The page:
When still living in the Netherlands, Gilbert visited around the Mediterranean and his most awesome experience was snorkeling in clear waters of the Balearic Islands off Spain, true adventure in diving with schools of giant Bluefin Tuna.
In 1969 in Nova Scotia he again found and relived these experiences with the Bluefin Tuna in St. Margaret's Bay. His former experience brought him in contact with The National Geographic Society providing an opportunity in assisting their star underwater photographer David Doubilet and learning the trade from the world's best.
This inspiration led to taking up the specialty and choosing to focus on the underwater worlds of North Atlantic Wilderness rivers and the Coastal Waters of our Maritime Canada, still today harboring the now endangered Atlantic salmon and the Giant Bluefin Tuna.
The Personal experience of hurricane Juan in Halifax, Nova Scotia was a howling, thundering sound effect shaking our house and our neighbourhood, had plenty of evidence that a destructive giant galloped by that night, leaving our city and countryside in chaos...
The evening before our weatherman announced - "a monster is approaching us" - and as I walked amongst the destruction the next morning, I discovered the abstract image of a dragon hanging down from a tree across the street. The inspiration hit me that moment and a new path in my artistic career was set.
Juan the Hurricane Monster - took shape in the form of a fantasy Tyrannosaurus Rex in our Mahone Bay barn, where he was built over the winter from a hurricane downed tree in Dartmouth and driftwood from the South Shore of Nova Scotia. He surprised the public for several summer seasons when displayed in our Mahone Bay front garden as the famous effigy of the mythical Oceanic Monster that rose out of the Atlantic.
By public encouragement the artist built a new sculpture every winter, and the growing exhibit became famous throughout the region for both our own local people and visitors from afar. The time came to provide a secure roofing over this new artistic phenomenon and the Studio Gallery was built.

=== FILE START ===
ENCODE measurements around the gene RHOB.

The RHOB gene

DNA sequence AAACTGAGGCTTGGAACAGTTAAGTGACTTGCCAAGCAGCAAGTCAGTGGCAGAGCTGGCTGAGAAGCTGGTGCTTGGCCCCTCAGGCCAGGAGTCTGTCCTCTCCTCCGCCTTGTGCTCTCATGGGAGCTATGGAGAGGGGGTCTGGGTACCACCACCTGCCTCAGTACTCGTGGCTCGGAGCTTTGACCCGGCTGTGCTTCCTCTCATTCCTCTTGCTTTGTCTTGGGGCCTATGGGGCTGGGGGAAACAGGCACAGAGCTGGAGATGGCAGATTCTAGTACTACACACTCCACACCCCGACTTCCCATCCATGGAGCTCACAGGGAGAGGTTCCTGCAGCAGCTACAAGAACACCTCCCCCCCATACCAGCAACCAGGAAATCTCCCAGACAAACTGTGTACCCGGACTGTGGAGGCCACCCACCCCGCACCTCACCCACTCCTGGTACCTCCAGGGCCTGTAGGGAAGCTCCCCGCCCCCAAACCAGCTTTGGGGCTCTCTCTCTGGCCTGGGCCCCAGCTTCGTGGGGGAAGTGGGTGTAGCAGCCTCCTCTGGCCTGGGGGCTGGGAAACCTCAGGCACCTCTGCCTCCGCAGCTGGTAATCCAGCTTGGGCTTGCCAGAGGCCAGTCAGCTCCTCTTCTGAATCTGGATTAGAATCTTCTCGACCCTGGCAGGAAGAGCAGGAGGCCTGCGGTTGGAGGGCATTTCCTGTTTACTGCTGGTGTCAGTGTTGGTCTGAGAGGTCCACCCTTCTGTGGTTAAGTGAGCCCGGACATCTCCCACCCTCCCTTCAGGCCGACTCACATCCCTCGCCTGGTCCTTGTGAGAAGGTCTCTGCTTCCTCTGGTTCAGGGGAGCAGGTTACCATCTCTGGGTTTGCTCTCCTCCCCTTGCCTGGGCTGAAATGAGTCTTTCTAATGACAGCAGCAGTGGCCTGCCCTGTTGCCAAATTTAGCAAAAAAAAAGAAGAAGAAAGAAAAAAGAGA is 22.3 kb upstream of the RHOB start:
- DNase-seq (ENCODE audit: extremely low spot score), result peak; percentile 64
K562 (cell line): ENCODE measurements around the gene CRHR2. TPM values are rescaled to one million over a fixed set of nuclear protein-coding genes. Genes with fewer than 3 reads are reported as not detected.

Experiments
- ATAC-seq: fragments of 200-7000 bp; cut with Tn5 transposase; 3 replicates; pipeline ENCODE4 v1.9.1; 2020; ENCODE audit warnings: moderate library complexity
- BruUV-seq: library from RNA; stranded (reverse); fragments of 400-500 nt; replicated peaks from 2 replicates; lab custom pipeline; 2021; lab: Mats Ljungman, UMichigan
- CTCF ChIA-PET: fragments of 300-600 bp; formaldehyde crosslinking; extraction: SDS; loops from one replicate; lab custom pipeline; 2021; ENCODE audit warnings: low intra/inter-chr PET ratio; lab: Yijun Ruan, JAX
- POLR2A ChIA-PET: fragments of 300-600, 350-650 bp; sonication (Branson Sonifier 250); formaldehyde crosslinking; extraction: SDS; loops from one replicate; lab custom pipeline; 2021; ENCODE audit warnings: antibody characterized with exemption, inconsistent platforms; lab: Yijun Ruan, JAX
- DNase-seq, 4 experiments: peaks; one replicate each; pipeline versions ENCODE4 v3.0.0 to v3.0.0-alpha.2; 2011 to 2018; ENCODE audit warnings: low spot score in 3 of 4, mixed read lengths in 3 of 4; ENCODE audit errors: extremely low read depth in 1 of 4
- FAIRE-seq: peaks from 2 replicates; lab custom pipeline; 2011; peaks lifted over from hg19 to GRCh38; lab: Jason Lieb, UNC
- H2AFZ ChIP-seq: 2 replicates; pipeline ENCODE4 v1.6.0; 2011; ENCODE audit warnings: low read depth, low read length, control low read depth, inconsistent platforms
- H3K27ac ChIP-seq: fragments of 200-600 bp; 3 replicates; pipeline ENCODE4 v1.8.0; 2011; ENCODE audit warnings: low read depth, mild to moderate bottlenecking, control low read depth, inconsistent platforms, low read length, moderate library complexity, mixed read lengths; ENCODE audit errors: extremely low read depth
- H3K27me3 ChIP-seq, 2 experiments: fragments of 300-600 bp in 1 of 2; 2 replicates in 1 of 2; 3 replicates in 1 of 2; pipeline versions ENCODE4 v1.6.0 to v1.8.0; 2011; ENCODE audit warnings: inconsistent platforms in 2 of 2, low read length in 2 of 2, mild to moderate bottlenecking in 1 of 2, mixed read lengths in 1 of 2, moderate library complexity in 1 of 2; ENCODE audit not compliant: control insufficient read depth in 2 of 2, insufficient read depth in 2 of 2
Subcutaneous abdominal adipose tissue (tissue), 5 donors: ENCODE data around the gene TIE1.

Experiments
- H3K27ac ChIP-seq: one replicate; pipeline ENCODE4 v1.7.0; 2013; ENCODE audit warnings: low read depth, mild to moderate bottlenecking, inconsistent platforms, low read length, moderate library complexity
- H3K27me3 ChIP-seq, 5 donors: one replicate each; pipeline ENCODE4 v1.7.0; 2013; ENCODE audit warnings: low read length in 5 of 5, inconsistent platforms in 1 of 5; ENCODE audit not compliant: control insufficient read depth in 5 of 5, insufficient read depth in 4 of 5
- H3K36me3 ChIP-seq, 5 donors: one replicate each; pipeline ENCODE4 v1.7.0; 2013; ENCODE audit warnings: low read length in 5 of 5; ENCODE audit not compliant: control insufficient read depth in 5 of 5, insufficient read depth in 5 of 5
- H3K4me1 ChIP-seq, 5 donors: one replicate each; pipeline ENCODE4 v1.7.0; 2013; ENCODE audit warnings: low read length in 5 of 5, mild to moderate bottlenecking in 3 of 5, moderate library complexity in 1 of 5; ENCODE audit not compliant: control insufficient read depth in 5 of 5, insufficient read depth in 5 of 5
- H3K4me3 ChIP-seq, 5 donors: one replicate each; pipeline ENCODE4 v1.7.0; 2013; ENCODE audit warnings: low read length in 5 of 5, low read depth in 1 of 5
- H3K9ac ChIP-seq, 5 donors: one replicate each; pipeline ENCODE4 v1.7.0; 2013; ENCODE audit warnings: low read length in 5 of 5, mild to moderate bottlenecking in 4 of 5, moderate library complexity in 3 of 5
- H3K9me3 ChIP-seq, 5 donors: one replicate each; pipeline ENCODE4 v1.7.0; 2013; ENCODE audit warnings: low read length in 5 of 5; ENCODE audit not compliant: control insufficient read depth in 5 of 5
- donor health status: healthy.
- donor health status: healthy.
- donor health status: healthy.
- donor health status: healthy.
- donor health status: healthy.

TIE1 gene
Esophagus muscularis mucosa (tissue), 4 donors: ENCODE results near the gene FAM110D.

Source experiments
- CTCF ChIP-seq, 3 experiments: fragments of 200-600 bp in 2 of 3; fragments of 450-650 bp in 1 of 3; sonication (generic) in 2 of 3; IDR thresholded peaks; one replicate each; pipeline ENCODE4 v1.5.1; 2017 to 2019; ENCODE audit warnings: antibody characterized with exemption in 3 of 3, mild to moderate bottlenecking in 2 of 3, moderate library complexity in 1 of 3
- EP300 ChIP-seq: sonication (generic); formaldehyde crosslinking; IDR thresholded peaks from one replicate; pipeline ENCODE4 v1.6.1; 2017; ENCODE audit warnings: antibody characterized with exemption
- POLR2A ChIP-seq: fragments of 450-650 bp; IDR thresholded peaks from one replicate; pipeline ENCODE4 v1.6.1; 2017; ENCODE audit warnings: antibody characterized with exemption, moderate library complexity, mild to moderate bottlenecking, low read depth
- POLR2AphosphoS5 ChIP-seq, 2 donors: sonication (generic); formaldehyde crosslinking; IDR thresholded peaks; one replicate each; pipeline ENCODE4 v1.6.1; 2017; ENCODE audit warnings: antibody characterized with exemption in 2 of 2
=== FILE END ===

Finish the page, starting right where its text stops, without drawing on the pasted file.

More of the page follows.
Two-mirror Kaleidoscope Exhibit of Ocean Monsters in his Studio Gallery.
Featuring emerging Ocean Monsters on the Atlantic Coast of Canada.
The Kaleidoscope Exhibit today presents a fantasy of oceanic space inspired by a lifetime of observation in deep sea diving, interest in paleontology and a vivid artistic imagination.
Mirrors in a Multi Media Art Application
At an earlier time in the career of the artist, the medium for intricate glass-cut works of nautical design exhibited in his gallery featured different subjects: examples of worldwide shipping history in multimedia Murals; his Adventure experiences of diving and hand feeding Giant Bluefin Tuna in St. Margaret's Bay, Nova Scotia; his Underwater Photography presenting Atlantic oceanic waters, and an extensive exhibition of Atlantic Salmon rivers and the coral reefs of the South Atlantic, as well as the Indian Ocean and the Red Sea.
His Mirror Glass art, exhibited in a separate gallery reflects native and exotic species.
Eco Time Rocks
Eco Time Rocks Collections are diamond engraved beach rocks from the Atlantic coast, also found on gravel banks of Maritime Canada's salmon rivers, presenting designs of precious aquatic life indicative for vital natural freshwater resources in Canada and worldwide.
Prominent is the Atlantic Salmon, as a symbolic indicator of vital natural freshwater resources. The Atlantic sturgeon representing a prehistoric species is a rarity in our rivers and lakes. East Coast whales, the Bluefin tuna, swordfish, and well known species from the North Atlantic fisheries are also engraved in stone.
A lifetime of specializing on the North Atlantic Waters has made his work recognized worldwide.
Today, Gilbert van Ryckevorsel looks back on a life of adventure unique for his time.